All of my guests — even frequent visitors — are greeted by a volley of loud barks from my fifty-pound dog.

Willie’s hello seems more warning than greeting as she stands at my screen, her ears up, her tail at attention. She continues to bark until you are invited in or leave the doorstep. And heaven help you if you bring a backpack. Before it hits the ground, you can bet she’ll have her nose in it.

It’s behavior that baffles our guests. We’ve seen reactions from outrage to bewilderment. But regardless of the happiness of the visitor in question, I give Willie a pat and tell her she’s a good girl, that she’s done a good job.

Because in Willie’s world, unchecked bags and strange visitors are sources of unease.

Willie is my eleven-year-old Belgian Malinois. Before she came into my life, she served as an explosives detection dog for Blackwater. She lived in Iraq with her handler until her retirement and arrival in the United States at age eight.

Three years later, she is unquestionably my best friend. If I had to guess, I’d tell you she’s made the transition to civilian life well. She certainly seems happy, content to spend her autumn years with me in my small apartment, enjoying endless free tennis balls supplied by a clumsy tennis class at a nearby court and a permanent indention on my shabby couch that serves as a bed. Her behavior, though, is still marked by her breeding and her years finding bombs. She’ll check backpacks until she dies.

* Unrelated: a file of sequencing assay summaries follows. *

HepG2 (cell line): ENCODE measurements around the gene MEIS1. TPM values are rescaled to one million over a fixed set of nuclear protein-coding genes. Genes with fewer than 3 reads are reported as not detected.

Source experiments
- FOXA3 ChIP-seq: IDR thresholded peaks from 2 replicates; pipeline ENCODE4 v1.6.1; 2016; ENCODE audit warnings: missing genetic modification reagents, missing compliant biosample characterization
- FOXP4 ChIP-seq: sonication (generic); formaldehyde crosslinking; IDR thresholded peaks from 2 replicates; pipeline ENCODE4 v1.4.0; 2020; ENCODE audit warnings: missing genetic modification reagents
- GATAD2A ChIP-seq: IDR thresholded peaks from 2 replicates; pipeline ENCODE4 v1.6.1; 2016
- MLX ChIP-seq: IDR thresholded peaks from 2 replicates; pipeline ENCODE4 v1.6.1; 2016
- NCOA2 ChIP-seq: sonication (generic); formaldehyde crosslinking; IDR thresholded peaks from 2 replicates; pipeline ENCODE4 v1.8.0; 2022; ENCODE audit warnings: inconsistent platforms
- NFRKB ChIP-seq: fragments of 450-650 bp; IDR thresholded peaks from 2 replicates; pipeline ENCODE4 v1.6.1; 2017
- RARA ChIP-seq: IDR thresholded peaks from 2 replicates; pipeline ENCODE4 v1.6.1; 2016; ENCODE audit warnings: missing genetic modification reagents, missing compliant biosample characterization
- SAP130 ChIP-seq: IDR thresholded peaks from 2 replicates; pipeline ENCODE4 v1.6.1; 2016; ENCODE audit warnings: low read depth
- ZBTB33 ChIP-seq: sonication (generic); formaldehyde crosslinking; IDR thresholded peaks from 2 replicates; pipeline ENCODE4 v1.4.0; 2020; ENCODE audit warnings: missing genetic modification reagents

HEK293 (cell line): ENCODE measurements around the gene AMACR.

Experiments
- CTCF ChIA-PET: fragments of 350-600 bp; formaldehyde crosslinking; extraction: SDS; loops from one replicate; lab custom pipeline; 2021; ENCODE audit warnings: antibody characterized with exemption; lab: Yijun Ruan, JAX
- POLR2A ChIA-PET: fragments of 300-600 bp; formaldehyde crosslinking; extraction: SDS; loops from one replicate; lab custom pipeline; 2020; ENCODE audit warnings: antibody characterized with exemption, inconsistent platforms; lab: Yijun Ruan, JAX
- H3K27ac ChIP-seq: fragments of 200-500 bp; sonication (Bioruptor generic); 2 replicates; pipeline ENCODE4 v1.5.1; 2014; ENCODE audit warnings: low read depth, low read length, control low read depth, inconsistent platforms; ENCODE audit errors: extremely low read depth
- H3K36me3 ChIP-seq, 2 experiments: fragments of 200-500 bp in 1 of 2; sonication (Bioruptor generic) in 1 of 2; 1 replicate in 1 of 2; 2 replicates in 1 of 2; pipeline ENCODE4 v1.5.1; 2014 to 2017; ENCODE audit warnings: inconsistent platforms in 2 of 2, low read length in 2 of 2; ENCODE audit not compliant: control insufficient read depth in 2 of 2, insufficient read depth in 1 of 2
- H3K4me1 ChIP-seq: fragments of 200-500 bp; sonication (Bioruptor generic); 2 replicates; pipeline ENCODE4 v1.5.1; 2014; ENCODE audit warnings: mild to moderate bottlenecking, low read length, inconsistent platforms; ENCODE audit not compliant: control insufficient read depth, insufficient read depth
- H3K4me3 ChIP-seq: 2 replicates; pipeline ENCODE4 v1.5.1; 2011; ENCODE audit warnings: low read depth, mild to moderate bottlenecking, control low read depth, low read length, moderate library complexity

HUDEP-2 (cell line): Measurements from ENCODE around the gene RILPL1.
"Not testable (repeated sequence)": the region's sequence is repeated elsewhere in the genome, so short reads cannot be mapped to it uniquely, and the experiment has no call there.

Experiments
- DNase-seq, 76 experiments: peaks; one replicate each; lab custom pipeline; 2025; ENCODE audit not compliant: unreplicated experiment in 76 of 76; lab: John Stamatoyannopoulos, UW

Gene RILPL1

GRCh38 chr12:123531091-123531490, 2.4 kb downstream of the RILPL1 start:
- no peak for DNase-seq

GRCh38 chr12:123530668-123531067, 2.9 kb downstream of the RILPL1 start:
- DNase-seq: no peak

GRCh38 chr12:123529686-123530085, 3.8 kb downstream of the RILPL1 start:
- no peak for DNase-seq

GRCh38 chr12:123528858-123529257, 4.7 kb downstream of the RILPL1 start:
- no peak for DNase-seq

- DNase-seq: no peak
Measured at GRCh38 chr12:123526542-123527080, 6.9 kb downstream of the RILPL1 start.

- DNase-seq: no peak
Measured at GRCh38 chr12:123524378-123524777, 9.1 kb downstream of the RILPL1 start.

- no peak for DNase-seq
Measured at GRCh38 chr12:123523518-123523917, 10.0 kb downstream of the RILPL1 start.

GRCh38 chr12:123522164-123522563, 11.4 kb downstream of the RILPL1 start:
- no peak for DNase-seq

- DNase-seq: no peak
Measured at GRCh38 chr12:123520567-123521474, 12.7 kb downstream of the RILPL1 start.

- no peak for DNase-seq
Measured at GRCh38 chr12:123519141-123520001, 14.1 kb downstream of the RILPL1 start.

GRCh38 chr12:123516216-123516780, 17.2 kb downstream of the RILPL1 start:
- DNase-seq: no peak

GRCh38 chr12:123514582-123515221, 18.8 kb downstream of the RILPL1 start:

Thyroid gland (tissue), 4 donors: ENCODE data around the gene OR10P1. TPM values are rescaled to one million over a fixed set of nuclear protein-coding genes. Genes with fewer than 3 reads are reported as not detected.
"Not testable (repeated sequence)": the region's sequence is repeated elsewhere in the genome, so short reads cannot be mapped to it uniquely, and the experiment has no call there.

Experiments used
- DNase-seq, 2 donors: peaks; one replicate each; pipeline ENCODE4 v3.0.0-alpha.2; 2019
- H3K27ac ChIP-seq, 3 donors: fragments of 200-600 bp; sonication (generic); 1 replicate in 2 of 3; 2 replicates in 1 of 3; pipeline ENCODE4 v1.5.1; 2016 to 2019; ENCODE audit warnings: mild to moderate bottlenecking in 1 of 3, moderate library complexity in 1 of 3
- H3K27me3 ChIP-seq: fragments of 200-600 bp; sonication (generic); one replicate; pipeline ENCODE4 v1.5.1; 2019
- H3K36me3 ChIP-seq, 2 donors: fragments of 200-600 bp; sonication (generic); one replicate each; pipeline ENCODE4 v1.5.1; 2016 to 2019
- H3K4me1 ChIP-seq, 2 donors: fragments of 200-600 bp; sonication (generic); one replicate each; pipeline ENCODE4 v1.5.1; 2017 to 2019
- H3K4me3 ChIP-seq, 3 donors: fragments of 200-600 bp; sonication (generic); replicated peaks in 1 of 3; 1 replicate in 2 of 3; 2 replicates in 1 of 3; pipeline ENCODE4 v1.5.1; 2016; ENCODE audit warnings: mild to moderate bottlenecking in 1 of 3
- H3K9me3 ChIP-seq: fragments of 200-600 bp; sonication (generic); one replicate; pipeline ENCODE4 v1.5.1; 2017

I knew little until I plunged in headfirst into the world of working dogs by adopting Willie. The largest and most complex dog I’d ever had, a poodle mix, was an easy assignment compared to Willie’s complex calculus of needs and drives.

While you might think her intelligence is a selling point, in reality, I discourage many would-be owners from adopting one of these dogs. Many dogs with the drive and intelligence to become working animals wind up in shelters, victims of overenthusiastic owners who don’t understand the breed before adopting a dog. They soon become overwhelmed with its intense behavior and dump it. Adopting a working-breed dog is a huge commitment and shouldn’t be taken lightly.

It’s important to know what you are getting.

I didn’t know when I first brought her home. Even though Willie understood me just fine, I had to spend time learning her language.

I didn’t know how to speak to her (kindly but firmly), how to reward her (with a game of fetch, not with treats) or what behaviors were a result of her training and needed to be encouraged (usually the strange ones, like checking backpacks). She requires hours of exercise every week. And she’s really expensive, a strain on my slender college budget.

Life with her isn’t perfect. But despite all of the unusual things about my dog, I’m happier than I’ve ever been. She brings me out of my comfort zone. She vets my visitors. I don’t know who saved who that day three years ago I brought her home.

She’s a good girl. I sleep safely at night knowing Willie stands vigil in my apartment, waiting to bark at anything that might menace me in the night.